April 2021 Updates
April was sexual assault awareness month! We have done a lot around this. Previously, as part of our monthly speaking series Food4thought (F4T), we engaged young people in this conversation by screening “The Haunting Ground”, a documentary about sexual assault on campus, and conducted self-defense sessions for students to protect themselves and build their self-confidence.
This month, as part of our F4T, we talked about countering backlash and about the work that breaks gender barriers with outspoken activists from the Arab region Mozn Hassan, Diana Abou Abbas, Zahra Langhi, and Laury Haytayan. The inspiring speakers shared their personal experience as activists in the region, provided an insight on the importance of women’s political participation and reclaiming the narrative of the feminist movement, the impact of the crisis on the LGBTQ individuals, and mansplaining in the workplace.
AiW’s Director Myriam Sfeir concluded the session by reiterating the importance of having powerful voices who are unafraid to speak out, even in the face of threats. She said:
We should be uncompromising in our asks and refuse to settle for piecemeal gains. We should not settle for ticking the boxes anymore. What is needed is effective representation to disrupt the narrative. We need to redesign the process and reclaim the space. We need to rebuild the movement and give voices to young people, and also create a space for young activists.
To watch the full event, check out our YouTube channel.
Working with the security sector is critical, because they can be strong allies in our fight to end violence against women. And yet sometimes, they are also perpetrators. We’ve done years of work with the security sector in Lebanon – from capacity building workshops to focusing on preventing and responding to gender-based violence and on applying human rights principles.
This month, 15 members of the Lebanese Army, Lebanese Internal Security Forces, and Lebanese General Security completed a specialized training, funded by International Centre for Migration Policy Development, that encompassed 3 courses that were tailor-made out of our Gender in Development and Humanitarian Assistance Certificate. Those three courses highlighted the Women, Peace, and Security agenda, National Action Plans, and Gender Mainstreaming. This project ties well with our previous initiatives where we strive to collaborate with the security forces to increase positive attitudes toward gender equality and improve engagement with the full range of human rights.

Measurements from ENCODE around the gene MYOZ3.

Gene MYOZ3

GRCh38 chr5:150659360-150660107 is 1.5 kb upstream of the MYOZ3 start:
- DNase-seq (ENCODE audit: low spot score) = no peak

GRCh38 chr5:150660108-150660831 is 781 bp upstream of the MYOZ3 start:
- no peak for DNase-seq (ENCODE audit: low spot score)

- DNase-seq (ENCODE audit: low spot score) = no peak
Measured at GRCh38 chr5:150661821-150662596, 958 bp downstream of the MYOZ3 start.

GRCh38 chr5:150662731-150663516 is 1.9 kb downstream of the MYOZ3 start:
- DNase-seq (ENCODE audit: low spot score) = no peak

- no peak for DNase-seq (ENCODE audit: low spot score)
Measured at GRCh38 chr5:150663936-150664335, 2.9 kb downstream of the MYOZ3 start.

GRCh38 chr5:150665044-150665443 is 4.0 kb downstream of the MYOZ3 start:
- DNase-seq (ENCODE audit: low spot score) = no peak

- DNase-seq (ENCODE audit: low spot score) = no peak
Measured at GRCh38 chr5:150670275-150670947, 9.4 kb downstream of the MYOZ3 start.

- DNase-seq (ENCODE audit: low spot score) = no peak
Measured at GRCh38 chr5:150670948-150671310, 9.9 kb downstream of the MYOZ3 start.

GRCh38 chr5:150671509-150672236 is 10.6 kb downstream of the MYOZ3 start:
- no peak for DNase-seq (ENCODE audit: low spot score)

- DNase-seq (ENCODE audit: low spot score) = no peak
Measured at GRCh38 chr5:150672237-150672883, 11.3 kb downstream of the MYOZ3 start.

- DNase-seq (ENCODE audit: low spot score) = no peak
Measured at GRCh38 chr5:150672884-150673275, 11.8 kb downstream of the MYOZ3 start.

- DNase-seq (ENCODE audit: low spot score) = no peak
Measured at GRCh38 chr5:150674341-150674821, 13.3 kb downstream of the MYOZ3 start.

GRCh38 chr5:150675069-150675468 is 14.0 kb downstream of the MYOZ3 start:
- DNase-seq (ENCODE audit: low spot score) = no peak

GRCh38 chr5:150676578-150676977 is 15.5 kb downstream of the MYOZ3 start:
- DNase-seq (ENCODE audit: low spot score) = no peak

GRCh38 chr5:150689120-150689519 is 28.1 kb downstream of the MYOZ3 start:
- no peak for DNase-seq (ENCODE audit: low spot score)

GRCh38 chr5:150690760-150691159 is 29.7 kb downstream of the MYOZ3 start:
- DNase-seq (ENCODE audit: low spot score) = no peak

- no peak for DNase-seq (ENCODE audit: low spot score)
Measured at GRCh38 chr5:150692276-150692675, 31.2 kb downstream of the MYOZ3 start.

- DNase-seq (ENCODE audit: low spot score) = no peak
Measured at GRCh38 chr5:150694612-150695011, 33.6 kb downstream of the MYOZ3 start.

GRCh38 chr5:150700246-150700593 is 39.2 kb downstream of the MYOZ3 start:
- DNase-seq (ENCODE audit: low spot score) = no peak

We continue to celebrate our young activists and support them in their leadership. We’re proud to announce that 35 outstanding young female activists from the Arab region have been selected to participate in the second phase of the Laure Moghaizel training. These young women will be equipped with the necessary tools and information to fight violence against women in times of crisis and conflict - skills that are highly needed for human rights defenders in our region.
We also took part in international events to talk about leadership and women’s rights. Given Dr. Abirafeh’s ample experience working as a humanitarian, she presented at the 2021 Humanitarian Leadership Conference held by the Center for Humanitarian Leadership to talk about “Feminist Leadership in an Unequal World”. During her talk, Dr. Abirafeh set the global context for women saying “We’re still not able to fully participate in all aspects of public, political and social life. It’s unbelievable that we’re still talking about equality and that we have failed to achieve it.”
Myriam Sfeir also talked about the impact of COVID-19 on women in an online event organized by Rotary Clubs in Lebanon. Check this link to know more about the gendered impact of COVID-19.
The AiW Team